By making an oath over the horn you are laying the words into the well, fulfillment of that oath will affect you positively... failure to keep the oath affects not only you negatively, but to the mind of some heathens (myself included) also negatively impacts all those who witnessed the oath.

Having a worthwhile boast to say over the horn not only acts as a sharing of information with your fellows (and thus helping community bonds through the sheer act of communication) but also positively adds to your reputation, and thus weaves strength into your threads.

The exchanging of gifts over the horn is a way of demonstrably increasing ties between the gifter and giftee, in the comitatus and 'court' type structure we see emerge in antiquity it was also a means of recognizing and showing preferred status. It's my personal opinion that what we see evolve in the feasting scenarios of Medieval European courts, as well as of preferential treatment given to those of status (who had special seats in church and received the communion first in services) was a partial carry over of how powerful people (politically) were recognized in antiquity. Ideally those recognized were those who truly served the people the most... but as time progressed and the aristocracy built up with those in power further and further removed from those who worked the fields the politically powerful weren't necessarily those who had truly done much for their community, but rather those born to prestige, and power (and to my personal opinion a corruption of what it once was).

So speaking over the horn in ritual is one method of how we continue our relationships with the Gods and Goddesses, friends and family, our kindred, the vaettir, the ancestors, etc.

On a side note, if we look to the 'famous' men associated with Odin we can come to the conclusion that not only were men judged by their prowess on the battlefield, but also for their ability to compose words extemporanaeously in the sumble hall as well as with their overall craft with language and words, which shows us how very important words were considered in the culture. Not to mention the fact sacred knowledge and histories were transmitted orally, and not written, further strengthens the import of 'words' in the ancient culture. The law was even recited orally at the annual althing in Iceland.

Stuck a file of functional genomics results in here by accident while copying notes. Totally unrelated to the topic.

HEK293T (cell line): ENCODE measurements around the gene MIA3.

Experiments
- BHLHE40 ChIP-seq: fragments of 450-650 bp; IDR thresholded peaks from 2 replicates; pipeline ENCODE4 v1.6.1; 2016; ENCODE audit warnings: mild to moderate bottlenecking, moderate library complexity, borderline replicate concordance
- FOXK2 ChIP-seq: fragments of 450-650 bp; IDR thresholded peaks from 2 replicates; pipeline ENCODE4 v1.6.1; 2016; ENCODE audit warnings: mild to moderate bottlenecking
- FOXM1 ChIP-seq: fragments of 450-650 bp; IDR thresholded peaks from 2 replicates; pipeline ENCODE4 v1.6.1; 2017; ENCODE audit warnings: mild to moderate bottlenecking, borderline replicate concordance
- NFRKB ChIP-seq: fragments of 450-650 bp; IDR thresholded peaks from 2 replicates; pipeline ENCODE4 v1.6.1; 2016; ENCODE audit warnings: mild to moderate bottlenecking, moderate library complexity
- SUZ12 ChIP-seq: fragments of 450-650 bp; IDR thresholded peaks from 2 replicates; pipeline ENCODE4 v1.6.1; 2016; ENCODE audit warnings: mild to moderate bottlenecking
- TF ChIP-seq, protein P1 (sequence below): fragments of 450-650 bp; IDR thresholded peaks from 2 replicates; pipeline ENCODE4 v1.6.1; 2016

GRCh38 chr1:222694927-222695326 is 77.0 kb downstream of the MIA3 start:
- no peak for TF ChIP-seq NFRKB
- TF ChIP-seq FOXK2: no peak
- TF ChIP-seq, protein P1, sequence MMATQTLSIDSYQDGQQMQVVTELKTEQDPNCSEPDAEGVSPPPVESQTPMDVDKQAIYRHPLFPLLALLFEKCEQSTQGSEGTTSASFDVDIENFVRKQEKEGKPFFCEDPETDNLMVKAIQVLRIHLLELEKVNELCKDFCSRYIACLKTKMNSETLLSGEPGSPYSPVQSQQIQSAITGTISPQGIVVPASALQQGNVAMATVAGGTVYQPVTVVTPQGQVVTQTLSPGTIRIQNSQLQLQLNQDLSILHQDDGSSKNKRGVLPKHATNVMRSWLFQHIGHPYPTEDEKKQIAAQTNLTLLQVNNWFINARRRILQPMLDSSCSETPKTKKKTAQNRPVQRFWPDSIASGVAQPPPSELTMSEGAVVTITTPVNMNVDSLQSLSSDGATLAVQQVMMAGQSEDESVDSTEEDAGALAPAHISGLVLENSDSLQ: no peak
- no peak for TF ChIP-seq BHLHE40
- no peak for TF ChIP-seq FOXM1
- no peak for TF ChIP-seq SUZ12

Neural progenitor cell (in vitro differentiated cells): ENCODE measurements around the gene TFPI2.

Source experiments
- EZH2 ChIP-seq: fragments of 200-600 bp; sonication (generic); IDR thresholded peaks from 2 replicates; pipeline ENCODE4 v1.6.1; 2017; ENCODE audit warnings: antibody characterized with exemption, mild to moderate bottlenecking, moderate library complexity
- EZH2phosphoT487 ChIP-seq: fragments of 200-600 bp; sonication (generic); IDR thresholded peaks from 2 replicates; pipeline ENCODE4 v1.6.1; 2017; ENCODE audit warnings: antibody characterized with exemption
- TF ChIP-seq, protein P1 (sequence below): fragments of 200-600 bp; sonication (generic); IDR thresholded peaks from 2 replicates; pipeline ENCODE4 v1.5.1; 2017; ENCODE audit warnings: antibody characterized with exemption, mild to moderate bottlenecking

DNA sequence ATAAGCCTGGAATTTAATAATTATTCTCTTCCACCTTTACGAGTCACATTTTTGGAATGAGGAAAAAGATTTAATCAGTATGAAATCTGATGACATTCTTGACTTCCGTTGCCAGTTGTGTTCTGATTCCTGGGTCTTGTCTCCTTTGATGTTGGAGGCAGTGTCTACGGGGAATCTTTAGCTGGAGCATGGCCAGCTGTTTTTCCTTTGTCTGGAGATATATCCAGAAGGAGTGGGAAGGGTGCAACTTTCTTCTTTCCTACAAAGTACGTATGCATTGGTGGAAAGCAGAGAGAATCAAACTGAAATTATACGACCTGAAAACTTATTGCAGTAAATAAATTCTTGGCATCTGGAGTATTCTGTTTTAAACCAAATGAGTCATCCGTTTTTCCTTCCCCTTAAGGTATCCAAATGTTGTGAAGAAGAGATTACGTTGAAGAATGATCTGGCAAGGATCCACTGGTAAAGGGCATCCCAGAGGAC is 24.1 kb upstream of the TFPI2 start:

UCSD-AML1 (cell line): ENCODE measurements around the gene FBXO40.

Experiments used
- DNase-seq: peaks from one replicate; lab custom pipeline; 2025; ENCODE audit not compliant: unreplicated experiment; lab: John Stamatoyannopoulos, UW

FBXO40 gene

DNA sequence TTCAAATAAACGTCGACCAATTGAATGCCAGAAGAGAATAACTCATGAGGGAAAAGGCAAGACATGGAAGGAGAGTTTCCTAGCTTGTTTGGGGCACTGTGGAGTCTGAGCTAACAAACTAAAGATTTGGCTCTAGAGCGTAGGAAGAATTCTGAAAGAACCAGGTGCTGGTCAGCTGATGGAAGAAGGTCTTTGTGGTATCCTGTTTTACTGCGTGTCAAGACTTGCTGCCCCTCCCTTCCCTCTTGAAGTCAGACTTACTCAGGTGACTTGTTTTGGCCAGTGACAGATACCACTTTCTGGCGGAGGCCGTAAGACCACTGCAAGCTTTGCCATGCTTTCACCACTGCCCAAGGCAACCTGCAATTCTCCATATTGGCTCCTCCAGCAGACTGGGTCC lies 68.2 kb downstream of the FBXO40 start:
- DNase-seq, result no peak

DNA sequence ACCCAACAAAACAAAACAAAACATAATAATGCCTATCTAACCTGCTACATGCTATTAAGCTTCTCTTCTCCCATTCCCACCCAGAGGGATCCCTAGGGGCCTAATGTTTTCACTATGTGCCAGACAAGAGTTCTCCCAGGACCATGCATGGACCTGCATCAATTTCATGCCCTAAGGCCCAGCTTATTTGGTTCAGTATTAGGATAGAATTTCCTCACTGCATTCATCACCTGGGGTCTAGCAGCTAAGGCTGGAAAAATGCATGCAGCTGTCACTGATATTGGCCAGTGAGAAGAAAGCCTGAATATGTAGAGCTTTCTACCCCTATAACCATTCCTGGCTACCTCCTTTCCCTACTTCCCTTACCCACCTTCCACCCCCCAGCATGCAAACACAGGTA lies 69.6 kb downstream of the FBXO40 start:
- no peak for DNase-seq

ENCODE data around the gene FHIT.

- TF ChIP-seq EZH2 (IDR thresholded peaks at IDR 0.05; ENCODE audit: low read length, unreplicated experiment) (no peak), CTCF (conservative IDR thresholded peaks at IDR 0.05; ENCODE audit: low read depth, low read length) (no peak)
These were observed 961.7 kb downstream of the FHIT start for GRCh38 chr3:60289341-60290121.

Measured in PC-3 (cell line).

In Practice Today

One of the most common rituals, a sumble tends to be commonly organized so that:

  • the first round is dedicated to the Gods (some may also include the disir, and various vaettir also here, other's may move that to subsequent rounds)
  • the second round is to the ancestors, heroes, or other honorable dead
  • and the third round can encompass a variety of things from recognizing living friends and family, oathing, boasting, and even the exchange of gifts
  • when the ritual doesn't conclude with the third round (which is a common stopping place for many groups today) subsequent rounds may continue and they tend not to be so themed but simply 'open' to whatever moves a person in the moment


Now speaking over the horn doesn't have to be a joyless affair, but the words spoken should have meaning, and not be some drunken revelry of silliness that frankly isn't important. For example: a bunch of people (like Beavis and Butthead) teeheeing over 'fire' really isn't worth speaking over a horn about, and some folks in the community (myself included) can even interpret that as INVITING fire to come amongst you like a curse. Remember when you're talking you're connected to not only the mead of poetry, Odin's Eye, but also Mimir's well, Yggdrasil, and as a result all nine words.

There is no doubt in my mind that the spoken word is holy, sacred and powerful. Even if it's just you in some private ritual, a ritual with just you and your family, or a ritual with you and your kindred or some other large gathering of heathens... the act of speaking itself is sacred and important, and symbolically dense with meaning.

You should speak with what moves you, and always your words should be coming from a place of sincerity, truthfullness, and respect.

Some Pointers

A few examples of things NOT to say:
  • So hail to the disir and my ex-wife bitch who's no longer in my life.

  • I may love him, but there are times I wish my brother was dead.

  • Singing a bawdy Irish bar song just because you have Irish ancestors

And yes, I've heard people say these things over the horn!

A few examples of things to say:
  • Hail a particular God or Goddess because of the blessings you feel you've received from them, this can be by words or song (so long as it's sincere!)
  • recognize an ancestor, or hero for their duty, sacrifice, and/or the lessons you may have learned from them


I recommend to people not to make oaths in ritual where others are present unless it's a truly important and significant oath, and that those you are oathing in the presence of are members of a group you've been attending for some time. There tends to be this desire for newcomers to find something to oath about immediately in their first ritual. This isn't necessary. If the oath isn't somehow life-changing, then really it shouldn't be sworn to in a ritual with others where it has the potential of negatively impacting others should you fail to fulfill the oath. If you still feel compelled, then this may be an instance where a private rite between you and the Gods is all that's needed.